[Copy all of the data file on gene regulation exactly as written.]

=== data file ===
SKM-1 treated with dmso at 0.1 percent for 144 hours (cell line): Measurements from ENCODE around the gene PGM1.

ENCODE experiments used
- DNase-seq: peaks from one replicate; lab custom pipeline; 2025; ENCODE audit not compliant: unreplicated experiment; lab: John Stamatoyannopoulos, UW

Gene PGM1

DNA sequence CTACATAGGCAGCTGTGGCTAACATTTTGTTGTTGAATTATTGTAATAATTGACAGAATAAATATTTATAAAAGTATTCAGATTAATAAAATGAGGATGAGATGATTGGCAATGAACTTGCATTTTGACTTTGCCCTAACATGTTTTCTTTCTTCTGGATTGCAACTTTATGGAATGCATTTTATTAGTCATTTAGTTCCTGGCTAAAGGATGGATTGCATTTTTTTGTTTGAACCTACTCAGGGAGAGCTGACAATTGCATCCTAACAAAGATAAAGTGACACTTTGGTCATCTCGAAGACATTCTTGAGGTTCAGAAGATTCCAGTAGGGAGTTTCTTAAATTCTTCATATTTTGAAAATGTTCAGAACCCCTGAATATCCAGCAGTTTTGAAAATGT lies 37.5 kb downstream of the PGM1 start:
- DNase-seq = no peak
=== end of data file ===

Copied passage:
SKM-1 treated with dmso at 0.1 percent for 144 hours (cell line): Measurements from ENCODE around the gene PGM1.

ENCODE experiments used
- DNase-seq: peaks from one replicate; lab custom pipeline; 2025; ENCODE audit not compliant: unreplicated experiment; lab: John Stamatoyannopoulos, UW

Gene PGM1

DNA sequence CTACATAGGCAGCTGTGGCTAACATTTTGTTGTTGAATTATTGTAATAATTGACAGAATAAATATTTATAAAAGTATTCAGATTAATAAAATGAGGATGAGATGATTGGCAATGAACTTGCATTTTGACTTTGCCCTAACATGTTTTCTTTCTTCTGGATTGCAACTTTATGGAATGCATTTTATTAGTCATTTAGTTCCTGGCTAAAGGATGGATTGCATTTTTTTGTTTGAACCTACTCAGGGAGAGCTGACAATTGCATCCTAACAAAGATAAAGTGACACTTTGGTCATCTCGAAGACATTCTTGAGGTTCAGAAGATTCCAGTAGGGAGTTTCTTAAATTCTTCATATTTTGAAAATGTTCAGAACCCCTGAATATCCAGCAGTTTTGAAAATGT lies 37.5 kb downstream of the PGM1 start:
- DNase-seq = no peak